There are still many fields in which Second Life gets new development,
a good thing, if you ask me. But since those fields are quite diverse,
there are now so many first look and beta viewers around, that it get’s
troublesome to test them all out. Don’t believe me? Well, for Windows,
there are those viewers beside the official one around:
- the release candidate viewer (version 22.214.171.124),
- the Windlight first look viewer,
- the Dazzle first look viewer and finally
- the beta test grid viewer.
Each viewer is spurting another feature the other one has not or is going to make it sometime into the official line of viewers. So we got now a quite fragmented field of beta viewers. Wouldn’t it just be better to roll up all those beta features into one beta line and hand this one out to people feeling adventurous? I strongly believe so.
I’ve spent today again some time on the voice beta test grid. It has been quite fun and interesting to see how voice is going to change the SL experience.
It’s also a good way to see the Lindens live; no wonder, since it’s beta and only under 10 regions are online, you can see them there. I saw Pathfinder Linden and another Linden, Monroe Linden, even used voice and talked with us a little! Great!
So, basically when you’re going online on the beta grid it’s first looking where the crowd is. There are perhaps 30-40 people online the same time, and they use to flock around, well, that’s my experience so far.
Today was also interesting since we’ve seen an avatar from the company that is providing the voice technology, Vivox, Rockin Randall, who talked with us and answered some questions to us. Nice guy and some very interesting insights, for sure this is going to scale at great lengths, if necessary!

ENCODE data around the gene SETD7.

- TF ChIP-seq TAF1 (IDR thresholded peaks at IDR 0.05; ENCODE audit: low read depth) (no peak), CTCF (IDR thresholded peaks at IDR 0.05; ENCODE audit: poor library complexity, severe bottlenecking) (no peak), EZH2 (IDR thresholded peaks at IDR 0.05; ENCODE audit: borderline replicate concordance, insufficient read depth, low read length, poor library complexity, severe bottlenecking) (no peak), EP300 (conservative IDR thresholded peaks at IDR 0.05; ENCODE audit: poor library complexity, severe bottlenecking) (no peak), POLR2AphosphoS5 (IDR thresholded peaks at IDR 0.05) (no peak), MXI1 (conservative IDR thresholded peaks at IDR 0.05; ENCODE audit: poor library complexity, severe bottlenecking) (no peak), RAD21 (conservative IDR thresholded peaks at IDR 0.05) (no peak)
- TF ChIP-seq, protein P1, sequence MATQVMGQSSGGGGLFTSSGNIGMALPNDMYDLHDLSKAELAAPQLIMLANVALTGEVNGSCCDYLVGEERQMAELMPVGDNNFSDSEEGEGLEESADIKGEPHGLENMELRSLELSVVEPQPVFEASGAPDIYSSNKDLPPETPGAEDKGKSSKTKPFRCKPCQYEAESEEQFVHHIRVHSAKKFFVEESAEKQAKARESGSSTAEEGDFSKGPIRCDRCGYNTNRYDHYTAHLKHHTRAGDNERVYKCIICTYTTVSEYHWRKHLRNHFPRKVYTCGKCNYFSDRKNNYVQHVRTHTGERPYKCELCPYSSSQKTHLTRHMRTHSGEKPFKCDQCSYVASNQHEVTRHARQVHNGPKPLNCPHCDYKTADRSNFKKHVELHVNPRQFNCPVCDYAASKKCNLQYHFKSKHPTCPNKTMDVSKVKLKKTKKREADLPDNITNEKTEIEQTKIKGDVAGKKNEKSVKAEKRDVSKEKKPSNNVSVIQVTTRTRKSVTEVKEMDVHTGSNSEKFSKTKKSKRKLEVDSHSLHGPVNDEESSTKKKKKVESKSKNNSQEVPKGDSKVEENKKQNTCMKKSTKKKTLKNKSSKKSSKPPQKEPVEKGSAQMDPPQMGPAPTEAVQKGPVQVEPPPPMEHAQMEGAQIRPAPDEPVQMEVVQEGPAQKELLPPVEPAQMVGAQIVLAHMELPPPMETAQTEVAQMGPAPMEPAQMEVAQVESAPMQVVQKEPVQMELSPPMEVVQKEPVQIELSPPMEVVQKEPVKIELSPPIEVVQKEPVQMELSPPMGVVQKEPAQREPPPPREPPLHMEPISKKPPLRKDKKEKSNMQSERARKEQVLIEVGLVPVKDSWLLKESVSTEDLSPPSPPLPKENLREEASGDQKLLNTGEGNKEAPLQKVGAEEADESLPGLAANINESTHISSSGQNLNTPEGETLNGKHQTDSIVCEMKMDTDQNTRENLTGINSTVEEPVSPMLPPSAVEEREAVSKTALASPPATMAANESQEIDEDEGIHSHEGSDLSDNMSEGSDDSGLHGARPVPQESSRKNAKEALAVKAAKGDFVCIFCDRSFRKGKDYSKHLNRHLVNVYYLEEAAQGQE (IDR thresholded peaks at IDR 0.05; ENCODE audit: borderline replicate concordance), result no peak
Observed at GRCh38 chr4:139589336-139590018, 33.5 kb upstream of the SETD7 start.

Well, here’s also a little snapshot to show the speech indicators in action, just click on the thumbnail to see the big picture.
There was yesterday the announcement about the public availibility of the voice beta version of Second Life. Since I had spare time and a new, shiney headset, I downloaded the special beta client and gave it a try.
The first thing you’re going to notice is that you are not seeing much difference to the normal beta clients at all. Voice capability is disabled by default, so you have to enable it by yourself in the preferences. The second thing I experienced is – it’s much better to enable voice in the so called push-to-talk mode – meaning, that you’re only transmitting audio into the game world when you’re pressing down some key. Otherwise all people around you can be hearning echos if your soundcard is not configured correctly, many computers tend to transmit much noise, well, let’s just say it’s a waste of bandwidth and computing power.
I know how voice is being handled by services like Skype. Skype automatically adjusts the microfon volume while you speak, so that the microfon level is always nice mannered and not too loud. In the Second Life beta you’ve got to adjust the microfon volume on your own, so you should better now how to setup the volume mixer under Windows or Macintosh. Yup, there’s no beta for this available at the moment under Linux.
Well, if you’ve got your settings then right you can enjoy the voice capabilites of the beta – or not. First you need to get to a region, though, that is voice enabled in the beta grid. There are not many available and you can see a list of enabled regions in the release notes of the beta client. According to Lindenlabs there are these voice enabled regions at the moment on the beta grid: Abbotts, Lusk, Pulveria, Spaceport Alpha, Morris, Da Boom, Tehama and Balance. BTW, it’s not advisable under Windows to use the Shift-Key for enable the push-to-talk mode, since this is per default enabled by Windows to enable some advanced features for people with disabilities after pressing it fives times. Better use another key or turn those features of in the system settings of Windows.